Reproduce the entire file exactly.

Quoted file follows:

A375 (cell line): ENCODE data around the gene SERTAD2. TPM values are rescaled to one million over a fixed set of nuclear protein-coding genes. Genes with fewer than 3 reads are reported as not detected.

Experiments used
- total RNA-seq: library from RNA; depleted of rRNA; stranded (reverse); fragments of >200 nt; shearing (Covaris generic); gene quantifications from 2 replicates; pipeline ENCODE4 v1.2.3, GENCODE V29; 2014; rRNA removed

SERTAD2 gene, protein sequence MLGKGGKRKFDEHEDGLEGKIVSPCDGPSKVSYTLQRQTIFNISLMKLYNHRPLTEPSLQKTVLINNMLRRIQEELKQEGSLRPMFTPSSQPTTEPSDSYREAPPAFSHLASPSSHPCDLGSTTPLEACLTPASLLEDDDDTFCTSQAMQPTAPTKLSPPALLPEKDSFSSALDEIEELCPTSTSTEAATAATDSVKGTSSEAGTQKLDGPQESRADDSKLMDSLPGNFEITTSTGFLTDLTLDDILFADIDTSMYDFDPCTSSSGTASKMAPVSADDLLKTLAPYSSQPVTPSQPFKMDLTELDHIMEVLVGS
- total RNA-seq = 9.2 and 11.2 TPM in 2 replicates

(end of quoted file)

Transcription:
A375 (cell line): ENCODE data around the gene SERTAD2. TPM values are rescaled to one million over a fixed set of nuclear protein-coding genes. Genes with fewer than 3 reads are reported as not detected.

Experiments used
- total RNA-seq: library from RNA; depleted of rRNA; stranded (reverse); fragments of >200 nt; shearing (Covaris generic); gene quantifications from 2 replicates; pipeline ENCODE4 v1.2.3, GENCODE V29; 2014; rRNA removed

SERTAD2 gene, protein sequence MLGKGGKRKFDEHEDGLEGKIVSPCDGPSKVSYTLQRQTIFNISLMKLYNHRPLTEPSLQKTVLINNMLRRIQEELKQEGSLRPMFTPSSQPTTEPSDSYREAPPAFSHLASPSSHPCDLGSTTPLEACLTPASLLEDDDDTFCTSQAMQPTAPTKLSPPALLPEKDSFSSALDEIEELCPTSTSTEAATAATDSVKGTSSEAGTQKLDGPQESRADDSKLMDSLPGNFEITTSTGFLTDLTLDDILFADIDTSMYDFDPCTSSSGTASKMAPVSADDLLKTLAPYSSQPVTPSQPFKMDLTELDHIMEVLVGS
- total RNA-seq = 9.2 and 11.2 TPM in 2 replicates